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Pieces of Eight


Researchers Examine Racial Differences in Burning Fat

By Doug Boyd

Researchers at East Carolina University are looking at differences in how fat metabolizes in white and black women in a four-year, $1 million study.


Ron Cortright, associate professor of exercise and sport science in the College of Health and Human Performance, is leading the study, which began in October. The research grew from previous studies that showed sedentary lean white women who start exercising immediately begin burning lipids, the group of compounds that includes fat. On the other hand, obese white and black women, and lean black women, don’t burn lipids right away. But after several weeks of a controlled exercise regimen, they start burning lipids.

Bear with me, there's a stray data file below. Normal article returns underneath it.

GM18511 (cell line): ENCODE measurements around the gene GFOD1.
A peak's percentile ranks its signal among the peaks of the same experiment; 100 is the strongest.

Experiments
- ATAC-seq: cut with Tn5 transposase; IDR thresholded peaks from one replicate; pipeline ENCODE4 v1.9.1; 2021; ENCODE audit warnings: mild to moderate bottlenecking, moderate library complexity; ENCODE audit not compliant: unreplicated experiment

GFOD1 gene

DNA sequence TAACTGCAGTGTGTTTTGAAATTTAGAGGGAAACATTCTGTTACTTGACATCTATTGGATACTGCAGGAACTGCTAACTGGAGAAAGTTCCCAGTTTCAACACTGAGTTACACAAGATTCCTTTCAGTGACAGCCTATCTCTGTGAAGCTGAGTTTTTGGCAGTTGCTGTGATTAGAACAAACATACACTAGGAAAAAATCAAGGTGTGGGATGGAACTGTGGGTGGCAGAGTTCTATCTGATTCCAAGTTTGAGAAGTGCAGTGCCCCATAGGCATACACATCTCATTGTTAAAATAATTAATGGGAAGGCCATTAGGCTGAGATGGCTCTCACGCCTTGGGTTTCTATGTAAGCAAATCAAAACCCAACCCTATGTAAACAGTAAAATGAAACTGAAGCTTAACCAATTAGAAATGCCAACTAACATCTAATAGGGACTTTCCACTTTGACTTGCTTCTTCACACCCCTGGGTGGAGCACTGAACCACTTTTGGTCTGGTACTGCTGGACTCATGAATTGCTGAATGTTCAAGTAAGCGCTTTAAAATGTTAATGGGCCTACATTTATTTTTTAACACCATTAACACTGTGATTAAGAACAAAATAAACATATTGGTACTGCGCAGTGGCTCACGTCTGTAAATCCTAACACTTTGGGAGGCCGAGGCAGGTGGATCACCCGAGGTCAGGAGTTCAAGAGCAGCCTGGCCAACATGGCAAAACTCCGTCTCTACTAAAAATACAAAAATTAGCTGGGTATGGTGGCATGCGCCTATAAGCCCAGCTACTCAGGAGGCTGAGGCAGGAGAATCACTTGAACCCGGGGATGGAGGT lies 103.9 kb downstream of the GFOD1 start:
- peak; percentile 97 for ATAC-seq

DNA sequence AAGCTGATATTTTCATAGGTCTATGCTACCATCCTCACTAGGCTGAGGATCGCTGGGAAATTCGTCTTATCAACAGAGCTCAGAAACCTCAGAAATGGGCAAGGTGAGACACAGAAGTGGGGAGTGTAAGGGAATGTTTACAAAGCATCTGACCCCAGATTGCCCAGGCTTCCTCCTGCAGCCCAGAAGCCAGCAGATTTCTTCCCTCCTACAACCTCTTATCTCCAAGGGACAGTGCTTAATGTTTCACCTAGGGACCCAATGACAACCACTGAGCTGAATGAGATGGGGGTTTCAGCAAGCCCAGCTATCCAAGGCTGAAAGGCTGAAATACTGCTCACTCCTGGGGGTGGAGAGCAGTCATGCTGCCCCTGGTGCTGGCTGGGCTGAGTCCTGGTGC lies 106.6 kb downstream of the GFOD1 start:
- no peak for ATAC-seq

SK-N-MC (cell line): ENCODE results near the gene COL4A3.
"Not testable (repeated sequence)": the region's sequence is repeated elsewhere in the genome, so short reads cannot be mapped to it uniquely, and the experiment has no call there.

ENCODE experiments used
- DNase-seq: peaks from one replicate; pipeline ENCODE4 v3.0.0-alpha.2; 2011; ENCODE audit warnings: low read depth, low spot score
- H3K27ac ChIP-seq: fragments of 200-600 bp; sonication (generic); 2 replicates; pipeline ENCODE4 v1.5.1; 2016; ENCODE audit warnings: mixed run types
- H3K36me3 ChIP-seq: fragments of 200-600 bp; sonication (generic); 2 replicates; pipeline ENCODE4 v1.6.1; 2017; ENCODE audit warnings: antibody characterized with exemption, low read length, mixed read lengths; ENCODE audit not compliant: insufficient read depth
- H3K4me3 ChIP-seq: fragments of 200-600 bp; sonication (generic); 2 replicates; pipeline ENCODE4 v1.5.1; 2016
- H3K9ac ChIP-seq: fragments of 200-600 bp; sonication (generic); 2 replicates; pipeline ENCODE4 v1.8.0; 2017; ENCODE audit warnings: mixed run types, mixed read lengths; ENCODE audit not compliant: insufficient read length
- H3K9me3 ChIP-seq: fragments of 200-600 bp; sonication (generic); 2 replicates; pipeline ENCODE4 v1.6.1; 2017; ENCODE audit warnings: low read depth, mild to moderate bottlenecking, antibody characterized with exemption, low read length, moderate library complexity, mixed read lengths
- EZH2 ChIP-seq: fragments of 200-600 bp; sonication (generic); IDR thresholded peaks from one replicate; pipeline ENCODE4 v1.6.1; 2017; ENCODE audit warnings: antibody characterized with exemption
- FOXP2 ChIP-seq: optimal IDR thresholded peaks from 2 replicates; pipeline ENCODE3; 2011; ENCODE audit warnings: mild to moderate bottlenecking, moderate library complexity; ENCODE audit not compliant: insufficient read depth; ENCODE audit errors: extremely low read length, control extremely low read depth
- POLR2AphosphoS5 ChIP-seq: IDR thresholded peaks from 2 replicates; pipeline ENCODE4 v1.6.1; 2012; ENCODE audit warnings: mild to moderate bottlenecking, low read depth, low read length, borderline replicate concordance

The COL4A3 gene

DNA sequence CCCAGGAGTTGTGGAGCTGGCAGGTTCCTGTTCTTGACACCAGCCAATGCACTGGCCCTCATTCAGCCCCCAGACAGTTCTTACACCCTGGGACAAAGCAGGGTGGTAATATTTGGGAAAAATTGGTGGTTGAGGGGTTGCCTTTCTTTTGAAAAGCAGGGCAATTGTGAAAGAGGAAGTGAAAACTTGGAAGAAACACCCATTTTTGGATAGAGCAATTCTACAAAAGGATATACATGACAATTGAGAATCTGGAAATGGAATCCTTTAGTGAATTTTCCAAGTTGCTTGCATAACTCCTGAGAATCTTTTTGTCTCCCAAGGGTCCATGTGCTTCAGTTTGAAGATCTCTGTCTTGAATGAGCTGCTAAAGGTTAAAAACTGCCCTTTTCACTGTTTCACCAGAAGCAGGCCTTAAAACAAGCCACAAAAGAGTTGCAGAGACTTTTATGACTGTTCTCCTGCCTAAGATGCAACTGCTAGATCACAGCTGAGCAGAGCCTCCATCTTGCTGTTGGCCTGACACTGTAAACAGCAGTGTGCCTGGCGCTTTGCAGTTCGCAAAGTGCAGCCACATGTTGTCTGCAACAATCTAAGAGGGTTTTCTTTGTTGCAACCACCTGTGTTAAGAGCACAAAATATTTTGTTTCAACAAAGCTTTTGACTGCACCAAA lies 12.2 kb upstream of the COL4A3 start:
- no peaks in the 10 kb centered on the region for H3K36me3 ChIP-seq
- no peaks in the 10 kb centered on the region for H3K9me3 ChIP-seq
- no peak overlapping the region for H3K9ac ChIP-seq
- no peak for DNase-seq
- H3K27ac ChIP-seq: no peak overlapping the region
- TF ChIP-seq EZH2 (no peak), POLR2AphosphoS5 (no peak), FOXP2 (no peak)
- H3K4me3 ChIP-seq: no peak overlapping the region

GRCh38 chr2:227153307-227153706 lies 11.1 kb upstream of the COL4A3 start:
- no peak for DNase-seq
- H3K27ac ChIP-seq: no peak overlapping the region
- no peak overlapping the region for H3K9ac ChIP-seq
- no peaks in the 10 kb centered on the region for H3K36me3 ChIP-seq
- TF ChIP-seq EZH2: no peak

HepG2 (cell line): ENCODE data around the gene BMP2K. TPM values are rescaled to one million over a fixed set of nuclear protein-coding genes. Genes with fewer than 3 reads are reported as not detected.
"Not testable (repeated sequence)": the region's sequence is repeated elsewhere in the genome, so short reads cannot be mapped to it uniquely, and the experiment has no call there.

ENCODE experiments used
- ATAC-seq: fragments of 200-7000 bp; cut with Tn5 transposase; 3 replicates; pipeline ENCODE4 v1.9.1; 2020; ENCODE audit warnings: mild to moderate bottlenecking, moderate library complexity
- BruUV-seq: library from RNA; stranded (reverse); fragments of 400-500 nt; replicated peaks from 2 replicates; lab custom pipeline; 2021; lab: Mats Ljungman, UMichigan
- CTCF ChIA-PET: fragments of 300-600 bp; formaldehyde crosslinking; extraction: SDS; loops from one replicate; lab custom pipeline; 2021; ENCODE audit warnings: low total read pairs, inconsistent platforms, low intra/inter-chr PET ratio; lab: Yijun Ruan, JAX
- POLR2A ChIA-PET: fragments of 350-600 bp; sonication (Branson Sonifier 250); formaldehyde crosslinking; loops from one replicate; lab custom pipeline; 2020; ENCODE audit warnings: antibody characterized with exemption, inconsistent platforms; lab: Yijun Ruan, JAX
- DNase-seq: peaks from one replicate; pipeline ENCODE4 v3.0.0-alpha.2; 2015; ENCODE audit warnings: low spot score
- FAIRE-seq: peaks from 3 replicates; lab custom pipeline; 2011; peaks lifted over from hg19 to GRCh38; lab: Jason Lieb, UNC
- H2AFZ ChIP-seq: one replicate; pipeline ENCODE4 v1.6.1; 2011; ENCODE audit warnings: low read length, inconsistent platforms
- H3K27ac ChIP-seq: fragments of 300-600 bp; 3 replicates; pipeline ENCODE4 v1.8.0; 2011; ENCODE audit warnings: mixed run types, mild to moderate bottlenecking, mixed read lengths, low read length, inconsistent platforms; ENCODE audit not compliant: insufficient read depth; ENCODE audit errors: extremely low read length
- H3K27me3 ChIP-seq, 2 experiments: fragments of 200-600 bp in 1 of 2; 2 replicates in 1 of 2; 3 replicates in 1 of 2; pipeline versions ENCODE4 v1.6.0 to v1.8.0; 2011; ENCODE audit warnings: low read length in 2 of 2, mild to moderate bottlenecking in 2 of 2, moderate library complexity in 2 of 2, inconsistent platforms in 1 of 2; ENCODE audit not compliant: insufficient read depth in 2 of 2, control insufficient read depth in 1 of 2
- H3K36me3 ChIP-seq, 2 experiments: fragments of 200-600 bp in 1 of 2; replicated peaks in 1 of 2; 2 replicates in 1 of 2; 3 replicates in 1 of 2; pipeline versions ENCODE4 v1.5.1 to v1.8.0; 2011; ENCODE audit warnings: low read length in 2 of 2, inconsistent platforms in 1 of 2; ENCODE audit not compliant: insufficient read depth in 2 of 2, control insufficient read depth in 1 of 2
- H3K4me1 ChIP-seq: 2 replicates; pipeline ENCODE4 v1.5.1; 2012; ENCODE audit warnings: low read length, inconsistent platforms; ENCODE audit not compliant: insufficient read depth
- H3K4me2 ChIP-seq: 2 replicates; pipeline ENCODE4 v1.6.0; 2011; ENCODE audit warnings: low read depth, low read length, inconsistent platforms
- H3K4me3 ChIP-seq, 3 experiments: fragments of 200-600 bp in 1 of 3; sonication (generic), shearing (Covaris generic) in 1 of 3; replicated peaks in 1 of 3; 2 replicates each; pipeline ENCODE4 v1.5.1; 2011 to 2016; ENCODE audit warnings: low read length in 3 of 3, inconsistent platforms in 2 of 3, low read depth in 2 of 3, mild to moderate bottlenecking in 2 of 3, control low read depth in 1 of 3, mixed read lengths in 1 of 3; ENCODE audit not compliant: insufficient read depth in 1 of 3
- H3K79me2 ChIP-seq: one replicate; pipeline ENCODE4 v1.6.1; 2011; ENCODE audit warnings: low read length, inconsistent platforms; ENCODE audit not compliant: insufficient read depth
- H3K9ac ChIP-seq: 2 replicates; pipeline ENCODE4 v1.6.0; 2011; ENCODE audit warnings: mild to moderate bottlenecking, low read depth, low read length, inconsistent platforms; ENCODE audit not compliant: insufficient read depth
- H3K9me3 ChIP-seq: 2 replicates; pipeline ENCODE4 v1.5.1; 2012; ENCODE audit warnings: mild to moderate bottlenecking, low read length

Cortright pinpointed that an enzyme, acyl-CoA synthetase, that’s required for oxidizing fatty acids doesn’t work as well in African-American women as in white women. The new study, funded by the National Institutes of Health, will look for ways to activate that enzyme. Doing so will likely help people see results faster and stay motivated to continue their diet and exercise routines, Cortright said.

“Some individuals appear to be more predisposed to obesity than others,” Cortright said. “Your risk is multiplied in terms of morbidity and mortality. ECU is trying real hard to help the people in its community. We are dedicated to that.”

Working with Cortright are Hisham Barakat, a professor of internal medicine, associate director of research director of the ECU Diabetes and Obesity Center, and Lynis Dohm, a professor of physiology.

Cortright’s research funding in the area of fat metabolization began in 1997 while working with Dohm.

This page originally appeared in the Dec. 8, 2006 issue of Pieces of Eight. Complete issue is archived at